Editor:John W. Dennis, Jr., Esquire
Marriage annulled rather than dissolved. Meadows v. Meadows, No. 30426 (Mo. App. S.D., January 11, 2011), Barney, J.
This summary is provided primarily because there are so few appellate
opinions regarding annulment. It is also instructive for cases in
which one of the parties is incarcerated. The parties were married
while the Husband was serving a life sentence in prison without the
possibility of parole. Approximately 2 ½ years after the marriage, the
Husband filed for a dissolution of the marriage. The Wife countered with
a request for annulment. In the lead-up to trial, the Husband sought
writ of habeas corpus so he could be present for the trial. That
request was denied. The Wife testified to a variety of circumstances
indicating that false representations made by the Husband had induced
her to marry and remain married to him. She stated also that the
marriage was never consummated. The trial court granted the Wife's
request for an annulment. The Husband appealed.
Reason: "`The right of access (to the courts) does not automatically encompass a right to be present in person at trial.' State of Washington ex rel. Lewis v. Collis, 963 S.W.2d 700, 704 (Mo. App. 1998)."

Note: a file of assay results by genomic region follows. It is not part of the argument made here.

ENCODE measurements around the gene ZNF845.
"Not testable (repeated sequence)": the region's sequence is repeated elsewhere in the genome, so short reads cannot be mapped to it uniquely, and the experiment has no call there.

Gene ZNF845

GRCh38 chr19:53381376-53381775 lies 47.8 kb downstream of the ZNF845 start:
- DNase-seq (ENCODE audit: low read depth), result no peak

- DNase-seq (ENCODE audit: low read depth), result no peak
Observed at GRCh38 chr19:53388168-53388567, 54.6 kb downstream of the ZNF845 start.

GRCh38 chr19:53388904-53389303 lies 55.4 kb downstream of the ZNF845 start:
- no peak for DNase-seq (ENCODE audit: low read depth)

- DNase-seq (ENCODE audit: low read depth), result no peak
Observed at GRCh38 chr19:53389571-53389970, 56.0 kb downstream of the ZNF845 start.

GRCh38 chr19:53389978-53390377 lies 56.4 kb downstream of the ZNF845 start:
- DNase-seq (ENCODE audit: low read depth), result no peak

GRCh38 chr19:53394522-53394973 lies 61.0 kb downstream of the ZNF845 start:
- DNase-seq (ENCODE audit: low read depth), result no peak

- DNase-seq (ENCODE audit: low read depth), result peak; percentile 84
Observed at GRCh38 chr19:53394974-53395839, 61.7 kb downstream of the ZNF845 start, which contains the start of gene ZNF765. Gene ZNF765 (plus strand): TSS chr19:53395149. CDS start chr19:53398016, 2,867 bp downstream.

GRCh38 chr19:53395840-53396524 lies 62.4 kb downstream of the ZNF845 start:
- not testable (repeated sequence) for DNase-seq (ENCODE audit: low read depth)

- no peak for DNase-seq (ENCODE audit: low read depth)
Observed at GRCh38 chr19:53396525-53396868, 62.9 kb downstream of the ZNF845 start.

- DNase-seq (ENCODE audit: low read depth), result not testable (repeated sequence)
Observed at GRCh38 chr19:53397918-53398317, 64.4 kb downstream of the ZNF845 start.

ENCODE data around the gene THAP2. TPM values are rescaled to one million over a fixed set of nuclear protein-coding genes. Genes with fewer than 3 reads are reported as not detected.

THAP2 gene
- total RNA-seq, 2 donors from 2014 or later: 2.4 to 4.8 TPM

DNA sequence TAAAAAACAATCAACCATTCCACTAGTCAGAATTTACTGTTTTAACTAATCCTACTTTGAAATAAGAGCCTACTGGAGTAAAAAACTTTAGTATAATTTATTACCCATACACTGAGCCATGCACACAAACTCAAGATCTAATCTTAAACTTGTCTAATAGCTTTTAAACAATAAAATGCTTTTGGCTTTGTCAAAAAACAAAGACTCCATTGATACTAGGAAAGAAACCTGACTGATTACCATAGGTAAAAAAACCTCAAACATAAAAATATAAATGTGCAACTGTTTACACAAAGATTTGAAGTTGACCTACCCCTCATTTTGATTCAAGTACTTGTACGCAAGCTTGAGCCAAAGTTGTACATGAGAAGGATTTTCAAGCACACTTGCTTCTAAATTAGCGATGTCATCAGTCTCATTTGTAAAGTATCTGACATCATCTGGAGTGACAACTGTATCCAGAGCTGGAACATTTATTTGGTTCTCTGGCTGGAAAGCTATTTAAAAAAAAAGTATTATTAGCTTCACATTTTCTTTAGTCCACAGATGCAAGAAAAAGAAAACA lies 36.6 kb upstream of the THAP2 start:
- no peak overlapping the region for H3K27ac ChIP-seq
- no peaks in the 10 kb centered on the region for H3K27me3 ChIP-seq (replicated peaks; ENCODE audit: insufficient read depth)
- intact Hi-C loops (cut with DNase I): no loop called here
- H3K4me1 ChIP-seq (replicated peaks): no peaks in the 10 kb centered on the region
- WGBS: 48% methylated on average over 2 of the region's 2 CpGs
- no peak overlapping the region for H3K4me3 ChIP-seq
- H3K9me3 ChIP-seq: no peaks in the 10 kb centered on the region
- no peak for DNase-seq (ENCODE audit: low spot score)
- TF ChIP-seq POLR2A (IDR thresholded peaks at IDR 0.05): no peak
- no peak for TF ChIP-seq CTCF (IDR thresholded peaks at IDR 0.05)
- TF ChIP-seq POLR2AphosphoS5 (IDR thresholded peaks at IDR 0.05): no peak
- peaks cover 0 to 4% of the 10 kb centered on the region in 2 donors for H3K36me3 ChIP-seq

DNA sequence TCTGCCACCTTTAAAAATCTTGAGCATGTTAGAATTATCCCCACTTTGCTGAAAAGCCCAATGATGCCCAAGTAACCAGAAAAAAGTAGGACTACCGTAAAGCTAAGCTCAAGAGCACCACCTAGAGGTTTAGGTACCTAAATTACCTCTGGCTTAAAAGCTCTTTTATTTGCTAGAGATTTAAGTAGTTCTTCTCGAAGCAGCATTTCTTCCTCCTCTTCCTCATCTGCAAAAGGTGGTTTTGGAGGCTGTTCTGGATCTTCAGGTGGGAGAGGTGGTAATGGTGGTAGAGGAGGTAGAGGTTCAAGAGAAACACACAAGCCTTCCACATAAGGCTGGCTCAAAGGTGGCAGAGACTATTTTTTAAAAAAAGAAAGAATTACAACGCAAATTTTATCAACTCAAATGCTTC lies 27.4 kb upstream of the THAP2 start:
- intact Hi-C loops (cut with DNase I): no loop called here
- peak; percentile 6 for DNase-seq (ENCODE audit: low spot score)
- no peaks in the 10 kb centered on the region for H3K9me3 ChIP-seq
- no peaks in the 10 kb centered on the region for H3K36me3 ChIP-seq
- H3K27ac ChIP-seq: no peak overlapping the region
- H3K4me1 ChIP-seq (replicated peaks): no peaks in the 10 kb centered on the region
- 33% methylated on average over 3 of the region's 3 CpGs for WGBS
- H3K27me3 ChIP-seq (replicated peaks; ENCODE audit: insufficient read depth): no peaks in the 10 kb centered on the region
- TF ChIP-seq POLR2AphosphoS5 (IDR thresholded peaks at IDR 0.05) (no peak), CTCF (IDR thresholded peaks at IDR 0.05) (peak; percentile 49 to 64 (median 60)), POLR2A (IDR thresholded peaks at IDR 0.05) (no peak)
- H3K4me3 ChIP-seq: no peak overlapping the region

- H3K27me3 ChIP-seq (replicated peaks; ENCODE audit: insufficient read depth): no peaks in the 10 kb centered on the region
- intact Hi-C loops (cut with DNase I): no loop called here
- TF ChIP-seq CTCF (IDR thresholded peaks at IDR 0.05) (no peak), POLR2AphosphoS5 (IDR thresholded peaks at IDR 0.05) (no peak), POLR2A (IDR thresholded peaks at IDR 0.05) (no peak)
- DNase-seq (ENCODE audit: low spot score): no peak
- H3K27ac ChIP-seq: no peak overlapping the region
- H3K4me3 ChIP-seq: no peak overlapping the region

" `.a prisoner has no absolute right to appear personally in a civil proceeding.' Beckwith v. Giles, 32 S.W.3d 6559, 663 (Mo. App. 2000); see Muza v Department of Social Services, 769 S.W. 2d 168, 176 (Mo. App., 1989)."
The opinion notes that the court may also look to reasonable
alternative means by which a prisoner may be heard and thus gain access
to the court. Beckwith 32 S.W. 3d at 663; see Kittrell v. Carr, 878 S.W. 2d 859, at 862 (Mo. App., 1994).
"Here it was Husband's burden to demonstrate he was denied meaningful
access to the courts or that he was `substantially and irreparably
prejudiced by his failure to attend' his hearing. State v. Christian, 182 S.W. 3d 240, 243 (Mo. App. 2005)."
The Missouri Bar Courts Bulletin, 11-Feb